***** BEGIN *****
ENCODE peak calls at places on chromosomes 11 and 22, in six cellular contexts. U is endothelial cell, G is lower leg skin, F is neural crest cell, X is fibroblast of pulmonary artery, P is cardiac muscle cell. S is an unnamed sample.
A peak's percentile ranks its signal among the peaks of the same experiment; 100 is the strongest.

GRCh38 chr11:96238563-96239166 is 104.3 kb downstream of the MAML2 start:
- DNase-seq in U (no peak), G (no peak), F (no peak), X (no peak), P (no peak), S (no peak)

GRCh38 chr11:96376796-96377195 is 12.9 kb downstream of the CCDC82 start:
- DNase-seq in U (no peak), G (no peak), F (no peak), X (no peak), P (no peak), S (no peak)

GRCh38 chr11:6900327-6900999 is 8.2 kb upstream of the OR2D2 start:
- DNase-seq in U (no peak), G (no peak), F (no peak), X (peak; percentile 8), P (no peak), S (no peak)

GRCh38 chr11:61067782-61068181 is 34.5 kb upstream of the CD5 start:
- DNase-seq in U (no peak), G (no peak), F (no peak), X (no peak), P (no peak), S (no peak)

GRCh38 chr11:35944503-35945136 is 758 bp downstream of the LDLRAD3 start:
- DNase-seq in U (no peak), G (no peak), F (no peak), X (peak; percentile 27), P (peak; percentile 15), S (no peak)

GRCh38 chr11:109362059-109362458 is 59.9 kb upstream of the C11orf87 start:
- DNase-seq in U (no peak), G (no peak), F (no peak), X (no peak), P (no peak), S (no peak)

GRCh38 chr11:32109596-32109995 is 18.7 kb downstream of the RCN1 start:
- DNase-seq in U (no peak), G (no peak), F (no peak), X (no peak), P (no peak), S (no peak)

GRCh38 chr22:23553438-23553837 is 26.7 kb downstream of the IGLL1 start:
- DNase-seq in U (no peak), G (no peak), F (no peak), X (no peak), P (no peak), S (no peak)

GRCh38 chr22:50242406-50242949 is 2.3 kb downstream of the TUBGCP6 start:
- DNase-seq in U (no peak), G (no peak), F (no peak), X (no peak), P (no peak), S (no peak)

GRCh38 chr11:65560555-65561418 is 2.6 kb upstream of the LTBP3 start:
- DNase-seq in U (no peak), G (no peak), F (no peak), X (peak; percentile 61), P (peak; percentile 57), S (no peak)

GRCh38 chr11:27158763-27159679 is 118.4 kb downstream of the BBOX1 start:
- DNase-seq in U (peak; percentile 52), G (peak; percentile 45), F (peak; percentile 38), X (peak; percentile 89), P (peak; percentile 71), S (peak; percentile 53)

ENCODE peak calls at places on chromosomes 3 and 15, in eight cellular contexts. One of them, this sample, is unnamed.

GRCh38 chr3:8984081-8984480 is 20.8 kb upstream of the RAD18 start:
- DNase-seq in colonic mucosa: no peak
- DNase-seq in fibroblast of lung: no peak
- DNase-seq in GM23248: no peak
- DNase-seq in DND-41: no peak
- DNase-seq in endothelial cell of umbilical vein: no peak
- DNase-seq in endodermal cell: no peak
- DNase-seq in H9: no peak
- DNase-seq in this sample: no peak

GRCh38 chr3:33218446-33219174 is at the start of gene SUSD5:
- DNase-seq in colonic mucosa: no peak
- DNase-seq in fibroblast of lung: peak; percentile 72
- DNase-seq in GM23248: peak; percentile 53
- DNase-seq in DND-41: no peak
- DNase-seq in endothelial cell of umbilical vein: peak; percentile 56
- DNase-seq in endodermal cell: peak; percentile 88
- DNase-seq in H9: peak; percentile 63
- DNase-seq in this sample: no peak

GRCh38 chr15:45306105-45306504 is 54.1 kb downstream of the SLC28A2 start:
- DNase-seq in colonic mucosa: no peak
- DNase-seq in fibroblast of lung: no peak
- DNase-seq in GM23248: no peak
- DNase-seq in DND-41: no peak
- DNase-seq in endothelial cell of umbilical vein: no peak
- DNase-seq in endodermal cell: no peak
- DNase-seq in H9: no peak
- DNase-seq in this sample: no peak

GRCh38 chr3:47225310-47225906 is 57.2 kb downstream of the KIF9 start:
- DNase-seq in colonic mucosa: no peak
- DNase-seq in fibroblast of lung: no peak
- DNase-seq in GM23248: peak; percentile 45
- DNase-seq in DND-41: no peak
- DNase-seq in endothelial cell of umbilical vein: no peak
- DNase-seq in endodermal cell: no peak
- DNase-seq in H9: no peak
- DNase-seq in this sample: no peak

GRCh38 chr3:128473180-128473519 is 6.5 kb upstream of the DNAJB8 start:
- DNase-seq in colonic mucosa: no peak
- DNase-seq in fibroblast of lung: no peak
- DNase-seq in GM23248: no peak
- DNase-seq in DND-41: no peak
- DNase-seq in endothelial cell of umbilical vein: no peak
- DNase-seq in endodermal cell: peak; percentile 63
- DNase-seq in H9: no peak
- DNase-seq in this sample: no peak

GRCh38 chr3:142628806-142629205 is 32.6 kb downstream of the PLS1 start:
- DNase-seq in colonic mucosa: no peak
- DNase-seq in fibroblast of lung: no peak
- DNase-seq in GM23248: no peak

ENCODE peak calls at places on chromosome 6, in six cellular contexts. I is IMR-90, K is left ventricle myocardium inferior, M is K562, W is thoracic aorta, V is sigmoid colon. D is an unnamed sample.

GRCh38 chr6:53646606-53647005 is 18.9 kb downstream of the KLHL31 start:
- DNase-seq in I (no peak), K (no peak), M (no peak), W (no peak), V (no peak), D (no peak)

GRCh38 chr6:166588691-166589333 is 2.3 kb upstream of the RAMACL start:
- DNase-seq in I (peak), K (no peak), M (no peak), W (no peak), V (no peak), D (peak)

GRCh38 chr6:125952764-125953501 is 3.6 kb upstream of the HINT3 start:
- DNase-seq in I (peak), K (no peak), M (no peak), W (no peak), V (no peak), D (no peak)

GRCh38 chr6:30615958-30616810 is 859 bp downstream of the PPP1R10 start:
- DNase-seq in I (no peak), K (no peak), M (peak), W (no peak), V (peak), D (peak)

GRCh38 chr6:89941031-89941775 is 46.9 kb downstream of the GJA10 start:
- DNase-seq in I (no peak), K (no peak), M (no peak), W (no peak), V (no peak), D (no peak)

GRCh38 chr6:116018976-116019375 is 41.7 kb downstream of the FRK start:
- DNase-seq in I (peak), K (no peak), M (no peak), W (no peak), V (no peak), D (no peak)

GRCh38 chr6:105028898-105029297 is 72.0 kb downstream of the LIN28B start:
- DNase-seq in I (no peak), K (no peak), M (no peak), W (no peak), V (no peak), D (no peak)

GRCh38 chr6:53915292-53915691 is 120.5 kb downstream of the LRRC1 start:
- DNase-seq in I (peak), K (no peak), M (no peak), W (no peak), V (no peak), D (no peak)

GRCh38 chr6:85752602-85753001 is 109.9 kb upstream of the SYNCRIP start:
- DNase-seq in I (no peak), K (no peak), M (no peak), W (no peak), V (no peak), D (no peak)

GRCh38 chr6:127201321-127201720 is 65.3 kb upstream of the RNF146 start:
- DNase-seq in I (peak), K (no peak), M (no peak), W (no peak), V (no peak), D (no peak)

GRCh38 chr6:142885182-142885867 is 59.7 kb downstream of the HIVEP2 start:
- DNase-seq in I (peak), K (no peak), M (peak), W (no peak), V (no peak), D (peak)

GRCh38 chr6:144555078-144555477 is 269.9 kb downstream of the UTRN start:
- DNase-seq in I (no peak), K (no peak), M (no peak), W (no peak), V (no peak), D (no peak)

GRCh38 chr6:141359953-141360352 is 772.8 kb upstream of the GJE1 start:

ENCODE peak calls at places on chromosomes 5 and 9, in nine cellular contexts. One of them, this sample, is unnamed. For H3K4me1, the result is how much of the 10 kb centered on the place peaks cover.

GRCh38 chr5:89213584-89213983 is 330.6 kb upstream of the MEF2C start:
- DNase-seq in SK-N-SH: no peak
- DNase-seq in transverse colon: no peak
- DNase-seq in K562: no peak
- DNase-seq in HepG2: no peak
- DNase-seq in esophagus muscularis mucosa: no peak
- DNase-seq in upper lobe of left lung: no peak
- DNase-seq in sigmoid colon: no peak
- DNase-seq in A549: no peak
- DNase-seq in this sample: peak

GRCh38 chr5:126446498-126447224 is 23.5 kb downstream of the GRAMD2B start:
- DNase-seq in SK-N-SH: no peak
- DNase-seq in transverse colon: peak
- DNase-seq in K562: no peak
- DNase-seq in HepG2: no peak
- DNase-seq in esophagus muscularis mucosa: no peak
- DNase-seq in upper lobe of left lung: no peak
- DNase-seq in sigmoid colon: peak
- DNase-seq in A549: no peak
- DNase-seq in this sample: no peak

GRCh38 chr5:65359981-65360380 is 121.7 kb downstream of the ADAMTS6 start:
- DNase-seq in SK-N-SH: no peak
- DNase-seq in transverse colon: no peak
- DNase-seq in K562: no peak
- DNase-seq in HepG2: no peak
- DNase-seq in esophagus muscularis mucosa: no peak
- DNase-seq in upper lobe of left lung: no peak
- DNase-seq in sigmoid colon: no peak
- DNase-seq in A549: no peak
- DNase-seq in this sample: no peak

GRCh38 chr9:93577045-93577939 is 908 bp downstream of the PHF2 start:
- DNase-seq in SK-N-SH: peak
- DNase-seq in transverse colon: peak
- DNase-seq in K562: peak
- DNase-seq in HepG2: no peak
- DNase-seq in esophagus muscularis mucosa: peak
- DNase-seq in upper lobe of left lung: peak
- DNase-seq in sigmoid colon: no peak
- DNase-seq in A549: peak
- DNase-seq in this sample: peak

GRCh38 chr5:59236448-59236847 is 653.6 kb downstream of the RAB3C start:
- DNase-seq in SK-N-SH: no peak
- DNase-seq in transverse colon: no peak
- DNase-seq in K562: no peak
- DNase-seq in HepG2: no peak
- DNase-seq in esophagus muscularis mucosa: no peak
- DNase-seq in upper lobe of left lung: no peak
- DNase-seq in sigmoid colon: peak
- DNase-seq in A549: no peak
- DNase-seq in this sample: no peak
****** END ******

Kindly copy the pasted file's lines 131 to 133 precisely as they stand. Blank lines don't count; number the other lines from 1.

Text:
- DNase-seq in this sample: no peak

GRCh38 chr9:93577045-93577939 is 908 bp downstream of the PHF2 start:
- DNase-seq in SK-N-SH: peak